Earlier this week, the United Nations released the “Sustainable Development Goals Report 2016” to provide an accounting of where we are on the global goals, a set of 17 interconnected, universal, and transformative goals adopted by world leaders at the UN last year. The goals provide a framework to end poverty and fight inequality, promote inclusive economic growth, and tackle climate change and environmental destruction.
The report comes as ministers from around the world gathered this week at the UN for the first “High-level Political Forum on Sustainable Development” since the launch of the Sustainable Development Goals. It is significant that world leaders chose the theme of “Leave No One Behind” for this year’s Forum, which provides an annual opportunity to assess progress on the goals and to share ideas and lessons learned. As part of this Forum, 22 countries have volunteered to report on their plans for implementation of the goals, as well as progress achieved so far.
As we take stock of where we are on the road to a better world, what do we know? Here are five key takeaways from the report.
1. We have a lot of important work to do.
The report lays out sobering figures about the scope of our challenges – and why our collective efforts are so important. While the Sustainable Development Goals call for ensuring “that all human beings can fulfill their potential in dignity and equality and in a healthy environment,” we know that:
- In 2012, about 1 in 8 people were living in extreme poverty.
- Nearly 800 million people suffer from hunger.
- An estimated 5.9 million children under age 5 died in 2015, mostly from preventable causes.
- More than 1 billion people lacked access to electricity in 2012.
- Water scarcity affects more than 2 billion people.
2. Despite challenges, we CAN make progress.
While the challenges are serious, we know that when the international community mobilizes around common goals and concrete targets, we can create change in the world. We are making concrete progress on many issues that are enabling people to lead healthier, more secure, and more prosperous lives:
- In one decade – from 2002 to 2012 – extreme poverty was halved.
- ·From 1990 to 2015, child deaths dropped by more than half.
- Since 2010, new HIV infections among children have declined by 50%.
3. We need to focus on reaching vulnerable populations to fulfill the promise of the Sustainable Development Goals to “leave no one behind.”
While the world has taken important steps forward, millions have been left out of progress, especially vulnerable populations such as adolescent girls, refugees, and those hardest to reach or marginalized in their communities. We must focus on reaching these populations first if we are going to deliver on our promise of a life of dignity and opportunity for all.
For example, health systems are often weakest in rural and remote communities, the youth unemployment rate is more than three times higher than the rate for adults, and children from the poorest households are more than twice as likely to be stunted as their richest peers.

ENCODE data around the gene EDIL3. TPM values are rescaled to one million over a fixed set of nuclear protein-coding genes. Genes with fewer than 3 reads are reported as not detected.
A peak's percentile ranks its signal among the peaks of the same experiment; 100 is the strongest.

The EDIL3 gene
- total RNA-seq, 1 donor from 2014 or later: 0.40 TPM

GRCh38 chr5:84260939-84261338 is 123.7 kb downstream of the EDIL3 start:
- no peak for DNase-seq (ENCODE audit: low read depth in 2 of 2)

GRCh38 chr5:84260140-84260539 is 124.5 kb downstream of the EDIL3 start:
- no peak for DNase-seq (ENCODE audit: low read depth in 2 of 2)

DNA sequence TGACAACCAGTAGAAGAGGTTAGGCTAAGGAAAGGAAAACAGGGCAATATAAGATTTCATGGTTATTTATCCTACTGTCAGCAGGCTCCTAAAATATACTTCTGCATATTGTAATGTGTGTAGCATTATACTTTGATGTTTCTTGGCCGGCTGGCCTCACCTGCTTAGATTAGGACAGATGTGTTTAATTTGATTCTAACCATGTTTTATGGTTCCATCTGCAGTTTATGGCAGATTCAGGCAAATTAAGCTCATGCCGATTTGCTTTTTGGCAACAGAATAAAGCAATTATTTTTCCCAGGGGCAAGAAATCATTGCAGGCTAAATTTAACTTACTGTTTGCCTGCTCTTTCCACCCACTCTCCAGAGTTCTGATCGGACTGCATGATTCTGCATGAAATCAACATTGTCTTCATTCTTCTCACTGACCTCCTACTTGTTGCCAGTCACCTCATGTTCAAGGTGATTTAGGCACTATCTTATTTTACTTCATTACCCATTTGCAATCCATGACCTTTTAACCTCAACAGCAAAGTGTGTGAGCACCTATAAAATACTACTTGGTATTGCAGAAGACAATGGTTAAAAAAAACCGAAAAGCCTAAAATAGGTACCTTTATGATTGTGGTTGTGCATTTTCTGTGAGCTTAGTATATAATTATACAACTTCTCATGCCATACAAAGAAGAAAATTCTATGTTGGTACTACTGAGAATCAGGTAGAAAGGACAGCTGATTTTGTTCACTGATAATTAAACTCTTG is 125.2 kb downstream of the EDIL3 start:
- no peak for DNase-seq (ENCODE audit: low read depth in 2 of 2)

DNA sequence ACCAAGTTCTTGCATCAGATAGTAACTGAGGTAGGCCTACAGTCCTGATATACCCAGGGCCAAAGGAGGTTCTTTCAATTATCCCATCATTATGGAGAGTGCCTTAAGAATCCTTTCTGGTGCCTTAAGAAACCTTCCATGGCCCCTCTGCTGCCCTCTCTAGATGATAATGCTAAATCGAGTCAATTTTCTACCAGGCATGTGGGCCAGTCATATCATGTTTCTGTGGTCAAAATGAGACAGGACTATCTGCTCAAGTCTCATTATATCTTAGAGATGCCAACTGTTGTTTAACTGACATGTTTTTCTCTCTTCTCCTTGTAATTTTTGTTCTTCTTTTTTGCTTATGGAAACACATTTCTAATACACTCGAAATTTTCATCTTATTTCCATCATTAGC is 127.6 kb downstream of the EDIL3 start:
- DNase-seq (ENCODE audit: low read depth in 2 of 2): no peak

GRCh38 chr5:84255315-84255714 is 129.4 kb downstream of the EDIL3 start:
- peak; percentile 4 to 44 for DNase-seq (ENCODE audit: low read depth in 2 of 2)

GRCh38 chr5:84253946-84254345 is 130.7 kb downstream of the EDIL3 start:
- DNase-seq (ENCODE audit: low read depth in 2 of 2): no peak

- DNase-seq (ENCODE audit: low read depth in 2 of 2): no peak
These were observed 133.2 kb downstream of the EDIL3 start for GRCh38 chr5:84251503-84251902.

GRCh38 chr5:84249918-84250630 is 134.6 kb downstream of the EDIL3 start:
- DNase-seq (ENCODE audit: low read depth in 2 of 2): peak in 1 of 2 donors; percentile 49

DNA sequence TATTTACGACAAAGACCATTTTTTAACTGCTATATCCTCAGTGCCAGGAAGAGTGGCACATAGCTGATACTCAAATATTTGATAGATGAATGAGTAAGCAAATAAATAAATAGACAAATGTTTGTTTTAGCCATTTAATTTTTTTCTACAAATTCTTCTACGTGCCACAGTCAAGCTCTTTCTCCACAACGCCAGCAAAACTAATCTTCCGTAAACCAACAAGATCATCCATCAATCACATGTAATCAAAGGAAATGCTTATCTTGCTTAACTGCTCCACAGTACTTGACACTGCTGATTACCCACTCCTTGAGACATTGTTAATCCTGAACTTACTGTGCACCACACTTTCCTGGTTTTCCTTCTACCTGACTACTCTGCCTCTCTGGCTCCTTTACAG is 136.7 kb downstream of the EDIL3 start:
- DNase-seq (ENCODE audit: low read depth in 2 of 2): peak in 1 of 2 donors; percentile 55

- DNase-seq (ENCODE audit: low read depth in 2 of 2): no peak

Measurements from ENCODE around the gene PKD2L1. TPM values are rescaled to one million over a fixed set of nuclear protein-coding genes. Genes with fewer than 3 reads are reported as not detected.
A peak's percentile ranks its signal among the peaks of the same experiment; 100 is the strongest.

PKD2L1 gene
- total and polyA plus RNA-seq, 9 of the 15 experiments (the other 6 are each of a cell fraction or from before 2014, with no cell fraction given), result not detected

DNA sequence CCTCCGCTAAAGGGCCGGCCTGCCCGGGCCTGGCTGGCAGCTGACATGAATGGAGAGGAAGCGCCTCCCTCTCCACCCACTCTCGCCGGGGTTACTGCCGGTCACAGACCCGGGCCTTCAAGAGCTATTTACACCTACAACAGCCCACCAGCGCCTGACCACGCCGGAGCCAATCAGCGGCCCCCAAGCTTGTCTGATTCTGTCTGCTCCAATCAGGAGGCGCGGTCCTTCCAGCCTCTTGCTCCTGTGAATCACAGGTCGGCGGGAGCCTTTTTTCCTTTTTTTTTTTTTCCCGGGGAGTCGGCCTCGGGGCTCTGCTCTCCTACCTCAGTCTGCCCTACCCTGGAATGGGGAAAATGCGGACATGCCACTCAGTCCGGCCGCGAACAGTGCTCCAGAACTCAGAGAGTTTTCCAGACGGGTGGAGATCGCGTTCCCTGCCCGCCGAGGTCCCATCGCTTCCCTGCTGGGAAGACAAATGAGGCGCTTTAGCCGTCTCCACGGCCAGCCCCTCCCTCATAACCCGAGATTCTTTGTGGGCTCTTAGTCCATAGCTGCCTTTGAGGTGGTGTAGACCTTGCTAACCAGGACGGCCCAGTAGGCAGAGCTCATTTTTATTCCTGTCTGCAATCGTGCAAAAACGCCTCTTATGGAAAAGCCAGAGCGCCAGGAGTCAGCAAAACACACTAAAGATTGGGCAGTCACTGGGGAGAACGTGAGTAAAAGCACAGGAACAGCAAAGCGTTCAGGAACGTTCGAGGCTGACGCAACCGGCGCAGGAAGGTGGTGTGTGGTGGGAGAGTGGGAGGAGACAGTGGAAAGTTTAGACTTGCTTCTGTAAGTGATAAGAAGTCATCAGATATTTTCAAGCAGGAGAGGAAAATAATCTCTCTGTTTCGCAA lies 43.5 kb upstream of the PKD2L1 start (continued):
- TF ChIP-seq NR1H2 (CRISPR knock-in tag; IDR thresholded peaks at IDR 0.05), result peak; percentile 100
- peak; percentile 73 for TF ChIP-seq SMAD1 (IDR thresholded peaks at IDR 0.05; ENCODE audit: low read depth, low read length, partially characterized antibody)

4. We must take action to address climate change as our social, economic, and environmental challenges are interconnected.
We can’t separate people from the planet. As the report notes, “Climate change represents the single biggest threat to development, and its widespread, unprecedented effects disproportionately burden the poorest and most vulnerable.”
Already we are feeling the effects of climate change, which has contributed to more severe weather events. In turn, these natural disasters can devastate families and plunge them back into poverty. From 2000-2013, an average of 211 million people were affected by natural disasters annually.
5. Increasing and improving data will be key to helping us reach our goals.
As highlighted in the report, “Every journey has a beginning and an end. Plotting that journey and establishing key milestones along the way requires accessible, timely, and reliable disaggregated data.”
The need for more and better data to track progress and guide the development of policies and programs is as immense challenge and opportunity. Many countries need stronger statistical systems and we collectively need better insight into the lives of people around the world, especially vulnerable populations. This will require new resources, new technologies, and new ways of understanding and sharing information.
The Sustainable Development Goals created an ambitious agenda for people and the planet – and delivering on ourgoals won’t be easy. But a better world is possible, and we will need the ideas and engagement of every country, sector, and individual to transform the world we have into the world we want.